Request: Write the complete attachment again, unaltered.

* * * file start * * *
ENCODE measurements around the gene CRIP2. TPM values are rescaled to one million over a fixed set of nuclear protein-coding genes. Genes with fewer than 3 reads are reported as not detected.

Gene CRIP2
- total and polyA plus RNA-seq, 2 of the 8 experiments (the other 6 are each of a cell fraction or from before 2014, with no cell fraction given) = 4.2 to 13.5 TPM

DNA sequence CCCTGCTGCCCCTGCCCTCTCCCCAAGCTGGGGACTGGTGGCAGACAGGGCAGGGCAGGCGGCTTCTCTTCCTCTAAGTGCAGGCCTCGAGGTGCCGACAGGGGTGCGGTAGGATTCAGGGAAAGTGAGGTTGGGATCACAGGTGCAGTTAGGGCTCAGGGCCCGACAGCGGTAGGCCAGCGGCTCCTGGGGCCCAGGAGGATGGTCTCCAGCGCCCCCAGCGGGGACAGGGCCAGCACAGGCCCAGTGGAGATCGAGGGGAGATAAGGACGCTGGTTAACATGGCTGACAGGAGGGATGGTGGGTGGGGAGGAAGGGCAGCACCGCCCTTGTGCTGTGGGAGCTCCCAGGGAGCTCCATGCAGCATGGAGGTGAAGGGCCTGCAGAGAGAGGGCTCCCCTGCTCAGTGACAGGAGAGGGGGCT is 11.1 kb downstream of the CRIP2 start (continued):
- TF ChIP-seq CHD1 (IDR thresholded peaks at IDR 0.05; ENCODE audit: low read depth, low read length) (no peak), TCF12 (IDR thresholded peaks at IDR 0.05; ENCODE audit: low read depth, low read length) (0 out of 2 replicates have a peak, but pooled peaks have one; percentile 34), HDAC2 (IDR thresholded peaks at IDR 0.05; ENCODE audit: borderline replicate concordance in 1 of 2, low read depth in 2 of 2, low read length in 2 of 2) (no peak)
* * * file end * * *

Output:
ENCODE measurements around the gene CRIP2. TPM values are rescaled to one million over a fixed set of nuclear protein-coding genes. Genes with fewer than 3 reads are reported as not detected.

Gene CRIP2
- total and polyA plus RNA-seq, 2 of the 8 experiments (the other 6 are each of a cell fraction or from before 2014, with no cell fraction given) = 4.2 to 13.5 TPM

DNA sequence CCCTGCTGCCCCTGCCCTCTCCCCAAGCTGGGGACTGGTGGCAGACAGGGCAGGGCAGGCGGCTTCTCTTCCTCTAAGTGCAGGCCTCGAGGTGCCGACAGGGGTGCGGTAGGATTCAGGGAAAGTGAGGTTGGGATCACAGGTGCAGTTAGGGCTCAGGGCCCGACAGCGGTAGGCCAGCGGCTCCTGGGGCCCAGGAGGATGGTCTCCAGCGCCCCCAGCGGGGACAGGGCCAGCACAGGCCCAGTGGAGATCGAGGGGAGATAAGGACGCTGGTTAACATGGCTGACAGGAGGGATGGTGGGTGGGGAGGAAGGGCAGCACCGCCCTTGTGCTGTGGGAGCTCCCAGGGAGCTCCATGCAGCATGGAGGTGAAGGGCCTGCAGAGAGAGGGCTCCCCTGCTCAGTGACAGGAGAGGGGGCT is 11.1 kb downstream of the CRIP2 start (continued):
- TF ChIP-seq CHD1 (IDR thresholded peaks at IDR 0.05; ENCODE audit: low read depth, low read length) (no peak), TCF12 (IDR thresholded peaks at IDR 0.05; ENCODE audit: low read depth, low read length) (0 out of 2 replicates have a peak, but pooled peaks have one; percentile 34), HDAC2 (IDR thresholded peaks at IDR 0.05; ENCODE audit: borderline replicate concordance in 1 of 2, low read depth in 2 of 2, low read length in 2 of 2) (no peak)